10:03PM | 03/23/01
Member Since: 03/23/01
1 lifetime posts
Please excuse the simplicity of my questions. I'm planning to install some crown moulding onto a plaster wall/ceiling, and have a few basic questions, not related to coping or angle cuts:

* Do I nail into just the wall, or the wall and ceiling?

* Is there an standard spot on the moulding that you nail through, or do you nail "X" amount from each edge.

* I have 12 and 15 foot walls to cover. Should I attempt to install the moulding in one piece or can it be installed in two or more pieces (which would make the trip from the home center a lot easier.) If installed in multiple pieces, what type of joint should be used (I assume not a butt joint)?

* The moulding comes pre-primed. Would you suggest applying the finish coat prior to installation?

I appreciate your help.


04:19AM | 03/29/01
Member Since: 01/15/01
12 lifetime posts
Crown's not so tough. Put the nails in the top and bottom where the most meat is. In some cases you might need to use longer nails into the top plate (On walls parrallel to the ceiling joists). I always try to use one piece but, if you haven't run any crown before it might be best to two-piece the last run. Otherwise you'll be faced with a double cope (one on each end). For what it's worth, I never cope anything, always mitre. If you buy a few extra feet of crown you can cut a couple of short test pieces and make the mitres fit before you actually cut the finished piece. The main thing is to not nail anything permanently until the corners fit. Once the corners fit, nail the two ends tight and go to work on the next corner. Try to avoid nailing too close to the ends as this can mess up the fit after you've worked so hard on it. Nail into studs, ceiling joists and top plates or lath catchers where applicable. Take your time and you'll do a nice job.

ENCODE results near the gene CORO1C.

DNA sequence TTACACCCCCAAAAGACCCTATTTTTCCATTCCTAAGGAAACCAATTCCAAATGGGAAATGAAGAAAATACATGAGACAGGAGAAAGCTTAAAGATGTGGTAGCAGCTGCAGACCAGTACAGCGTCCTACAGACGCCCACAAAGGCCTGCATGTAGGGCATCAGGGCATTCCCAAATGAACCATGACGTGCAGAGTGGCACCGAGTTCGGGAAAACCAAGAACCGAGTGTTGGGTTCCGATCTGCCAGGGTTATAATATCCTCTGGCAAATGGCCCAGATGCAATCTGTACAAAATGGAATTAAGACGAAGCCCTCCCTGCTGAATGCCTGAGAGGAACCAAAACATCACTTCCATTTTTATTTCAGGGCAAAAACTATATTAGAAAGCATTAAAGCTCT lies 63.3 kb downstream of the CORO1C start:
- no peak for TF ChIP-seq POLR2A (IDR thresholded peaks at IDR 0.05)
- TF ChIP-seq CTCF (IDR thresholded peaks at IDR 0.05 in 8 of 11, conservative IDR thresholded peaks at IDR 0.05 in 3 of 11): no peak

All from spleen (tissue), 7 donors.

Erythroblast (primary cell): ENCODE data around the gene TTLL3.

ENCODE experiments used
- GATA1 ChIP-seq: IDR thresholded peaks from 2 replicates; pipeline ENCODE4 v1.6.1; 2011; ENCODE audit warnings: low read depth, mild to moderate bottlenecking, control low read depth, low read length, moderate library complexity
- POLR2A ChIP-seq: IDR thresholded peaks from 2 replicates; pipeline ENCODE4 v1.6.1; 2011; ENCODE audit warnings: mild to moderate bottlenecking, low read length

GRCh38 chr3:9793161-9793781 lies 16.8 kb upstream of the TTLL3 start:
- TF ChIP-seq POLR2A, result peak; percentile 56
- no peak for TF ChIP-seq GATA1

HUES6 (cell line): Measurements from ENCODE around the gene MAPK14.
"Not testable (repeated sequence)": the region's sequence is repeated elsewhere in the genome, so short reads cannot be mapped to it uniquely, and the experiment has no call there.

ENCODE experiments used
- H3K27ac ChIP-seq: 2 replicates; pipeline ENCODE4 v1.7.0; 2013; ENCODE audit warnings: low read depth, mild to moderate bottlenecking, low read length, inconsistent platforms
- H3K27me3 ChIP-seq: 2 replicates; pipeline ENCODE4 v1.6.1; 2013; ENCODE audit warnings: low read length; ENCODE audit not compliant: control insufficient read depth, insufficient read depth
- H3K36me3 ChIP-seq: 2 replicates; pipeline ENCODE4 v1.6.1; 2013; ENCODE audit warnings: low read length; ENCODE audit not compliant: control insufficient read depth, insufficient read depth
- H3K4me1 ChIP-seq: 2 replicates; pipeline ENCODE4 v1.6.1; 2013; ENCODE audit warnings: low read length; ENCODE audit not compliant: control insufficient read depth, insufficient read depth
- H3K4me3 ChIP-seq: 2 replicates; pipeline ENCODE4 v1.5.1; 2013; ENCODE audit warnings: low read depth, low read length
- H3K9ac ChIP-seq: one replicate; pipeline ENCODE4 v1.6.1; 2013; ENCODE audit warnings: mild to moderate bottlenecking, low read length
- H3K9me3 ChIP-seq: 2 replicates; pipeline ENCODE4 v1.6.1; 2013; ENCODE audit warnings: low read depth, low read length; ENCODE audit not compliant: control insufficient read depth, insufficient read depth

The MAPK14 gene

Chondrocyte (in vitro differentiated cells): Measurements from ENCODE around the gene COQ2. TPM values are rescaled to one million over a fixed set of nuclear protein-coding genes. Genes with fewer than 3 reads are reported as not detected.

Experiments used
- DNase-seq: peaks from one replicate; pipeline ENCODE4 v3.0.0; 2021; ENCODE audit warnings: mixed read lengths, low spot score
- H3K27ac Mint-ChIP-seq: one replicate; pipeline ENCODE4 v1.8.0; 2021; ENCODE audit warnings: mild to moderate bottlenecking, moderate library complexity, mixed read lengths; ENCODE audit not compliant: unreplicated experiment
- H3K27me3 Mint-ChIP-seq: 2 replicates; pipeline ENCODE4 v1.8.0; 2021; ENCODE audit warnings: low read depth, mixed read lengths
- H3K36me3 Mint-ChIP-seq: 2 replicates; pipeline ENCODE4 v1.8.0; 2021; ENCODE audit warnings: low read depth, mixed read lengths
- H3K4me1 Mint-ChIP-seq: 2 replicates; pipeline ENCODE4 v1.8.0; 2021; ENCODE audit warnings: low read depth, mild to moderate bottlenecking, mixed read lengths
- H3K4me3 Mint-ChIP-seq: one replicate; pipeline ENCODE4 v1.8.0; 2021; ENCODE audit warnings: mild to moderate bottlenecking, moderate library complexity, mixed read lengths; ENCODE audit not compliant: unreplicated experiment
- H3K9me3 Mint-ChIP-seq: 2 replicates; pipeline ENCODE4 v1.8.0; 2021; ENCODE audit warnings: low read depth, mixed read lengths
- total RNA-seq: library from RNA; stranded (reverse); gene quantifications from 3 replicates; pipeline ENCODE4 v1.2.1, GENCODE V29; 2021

ps I'd save the finish coat for last but it never hurts to put a coat of paint on first.


04:57AM | 03/29/01
Member Since: 03/13/00
1678 lifetime posts
For me it's easier to paint moulding before installing it, then touch up the nail holes later. That way, you don't have to do such a painstakingly neat job of avoiding getting paint on the ceiling (or floor) and the wall.


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